The judicial issue of the strife still requires to be told. A solemn, tragical one it is; being, unlike the affair itself, unrelieved by any features of revelry or frolic. The scene is the High Court of Justiciary in Edinburgh, where, on the first of December, 1759, twelve men are placed at the bar, " indicted by the King's Advocate for the crimes of riot and tumult at Dumfries, with a view to obstruct the election of Magistrates and Councillors last Michaelmas day, and to quash the authority of the magistrates then chosen." [Scots Magazine, vol. xxii., pp. 667-8.] The prisoners are not of the sort usually seen in such a humiliating position : they are for the most part decent, respectable-looking tradesmen, who will bear a fair physiognomical comparison with the fifteen jurymen on whose judgment their fate will depend, after the witnesses 'for and against them have been examined, the pleadings on both sides have been finished, and the Lord Justice-Clerk has summed up the evidence and laid down the law bearing upon the case. At the bar stand John Smith, deacon of the weavers; Thomas Gibson, deacon of the tailors; John Paton, deacon of the weavers; eight other craftsmen, and one merchant, William Kirkpatrick, the latter one of the four Pyet burgesses who on the eventful twenty-second of September were proposed to fill up the vacancies in the Council, and were rejected by Mr. Corbet's party. Three more Dumfriesians figure on the indictmentJoseph Dyet and James Hodge, tailors, and James Johnston, smith; but, failing to appear when called upon, they are fugitated-that is to say, outlawed. Before the tedious preliminaries are over, and the case is fairly entered upon, daylight fades : candles are introduced; and all through the night, whose gloom they only half dispel, the fierce municipal contest is fought over again verbally; and the clock of St. Giles' sounds the hour of five in the morning, before the judges pause, and the jury retire to consider their verdict.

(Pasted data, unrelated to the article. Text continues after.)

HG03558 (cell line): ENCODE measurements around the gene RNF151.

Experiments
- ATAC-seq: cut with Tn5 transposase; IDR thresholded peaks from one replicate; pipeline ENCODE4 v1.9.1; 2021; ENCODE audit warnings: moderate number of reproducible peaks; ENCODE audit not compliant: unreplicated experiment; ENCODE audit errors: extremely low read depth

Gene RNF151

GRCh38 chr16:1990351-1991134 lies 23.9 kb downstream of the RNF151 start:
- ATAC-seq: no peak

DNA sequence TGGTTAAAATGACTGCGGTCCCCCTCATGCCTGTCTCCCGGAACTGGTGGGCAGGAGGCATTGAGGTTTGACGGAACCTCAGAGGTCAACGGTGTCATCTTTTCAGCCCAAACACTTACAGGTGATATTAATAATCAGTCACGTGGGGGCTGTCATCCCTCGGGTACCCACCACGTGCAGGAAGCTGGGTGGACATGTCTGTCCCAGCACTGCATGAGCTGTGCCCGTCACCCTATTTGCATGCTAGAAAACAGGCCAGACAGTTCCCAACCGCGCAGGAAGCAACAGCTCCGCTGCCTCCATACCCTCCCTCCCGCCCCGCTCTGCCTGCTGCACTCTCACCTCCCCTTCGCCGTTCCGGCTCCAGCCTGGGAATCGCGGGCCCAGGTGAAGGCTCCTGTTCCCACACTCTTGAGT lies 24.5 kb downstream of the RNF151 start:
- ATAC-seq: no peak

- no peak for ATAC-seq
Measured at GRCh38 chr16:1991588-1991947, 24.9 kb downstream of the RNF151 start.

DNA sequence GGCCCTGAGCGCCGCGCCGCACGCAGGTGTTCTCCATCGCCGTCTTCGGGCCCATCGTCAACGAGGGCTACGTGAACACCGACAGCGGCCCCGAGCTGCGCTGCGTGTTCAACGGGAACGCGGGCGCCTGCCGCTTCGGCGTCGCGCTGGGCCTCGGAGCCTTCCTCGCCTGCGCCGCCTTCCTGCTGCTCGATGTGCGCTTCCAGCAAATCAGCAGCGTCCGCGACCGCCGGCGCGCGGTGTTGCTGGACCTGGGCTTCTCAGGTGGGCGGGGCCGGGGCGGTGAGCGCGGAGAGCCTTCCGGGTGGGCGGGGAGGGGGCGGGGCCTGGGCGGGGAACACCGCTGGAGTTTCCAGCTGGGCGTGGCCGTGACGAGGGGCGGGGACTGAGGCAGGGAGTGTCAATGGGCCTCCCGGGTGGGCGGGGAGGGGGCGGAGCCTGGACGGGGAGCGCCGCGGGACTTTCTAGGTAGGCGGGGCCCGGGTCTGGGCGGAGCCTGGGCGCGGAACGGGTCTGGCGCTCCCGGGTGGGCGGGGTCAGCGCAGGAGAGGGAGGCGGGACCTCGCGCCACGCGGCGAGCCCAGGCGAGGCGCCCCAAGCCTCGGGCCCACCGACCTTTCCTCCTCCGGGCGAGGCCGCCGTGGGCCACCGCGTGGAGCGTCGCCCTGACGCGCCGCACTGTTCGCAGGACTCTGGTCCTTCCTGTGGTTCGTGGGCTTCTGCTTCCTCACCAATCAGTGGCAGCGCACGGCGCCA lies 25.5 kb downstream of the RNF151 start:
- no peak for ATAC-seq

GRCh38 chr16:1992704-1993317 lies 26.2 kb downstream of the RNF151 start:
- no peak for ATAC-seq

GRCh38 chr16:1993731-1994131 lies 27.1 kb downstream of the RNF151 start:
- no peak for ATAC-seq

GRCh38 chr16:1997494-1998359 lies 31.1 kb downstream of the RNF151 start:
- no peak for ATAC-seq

At two o'clock in the afternoon they gave it in, finding all the panels guilty except Deacon Paton, whom they unanimously acquit. Counsel are heard on the import of the verdict, the relevancy of which is so ingeniously questioned that the judges adjourn the proceedings, and give no decision till the Court resumes on the 15th, when all the cobwebs of casuistry spun by the learned advocates for the defence are ruthlessly blown aside; and the verdict being held good, sentence is pronounced. Poor Deacon Smith is adjudged to banishment for life; John Gordon, tailor, is transported for fourteen years, and William Ewart, shoemaker, for seven: all to be kept in the tolbooth of Edinburgh till an opportunity offer for sending them to his Majesty's plantations in America; "with certification, that if after being delivered over for transportation they return to or be found in Scotland-Smith during life, or Gordon or Ewart within the respective periods specified in their sentence - each of them, as often as he shall so return, shall be whipped and retransported; and Gordon shall remain abroad fourteen years, and Ewart seven years, from the time of their being respectively last delivered over for trial." Seven are sentenced to be carried back to the Edinburgh tolbooth, there to remain-William Macnish, tailor, three months; Thomas Gibson, flesher, two months, and till he pay a fine of five hundred merks; William Wood, gardener, George Bell, nailer, and John Rae, tailor, six weeks; James Thomson, smith, and Charles Sturgeon, shoemaker, one month. A fine of nine hundred merks is imposed on William Kirkpatrick, merchant; and all except the three persons to be banished are required to find bail for their good behaviour for two years-Kirkpatrick and Gibson in nine hundred merks each, and the rest in three hundred merks each. Kirkpatrick, finding bail in Court, is set at liberty; the others being carried away by the officers, we see them no more: and the curtain drops on the last sad scene of this extraordinary municipal contest.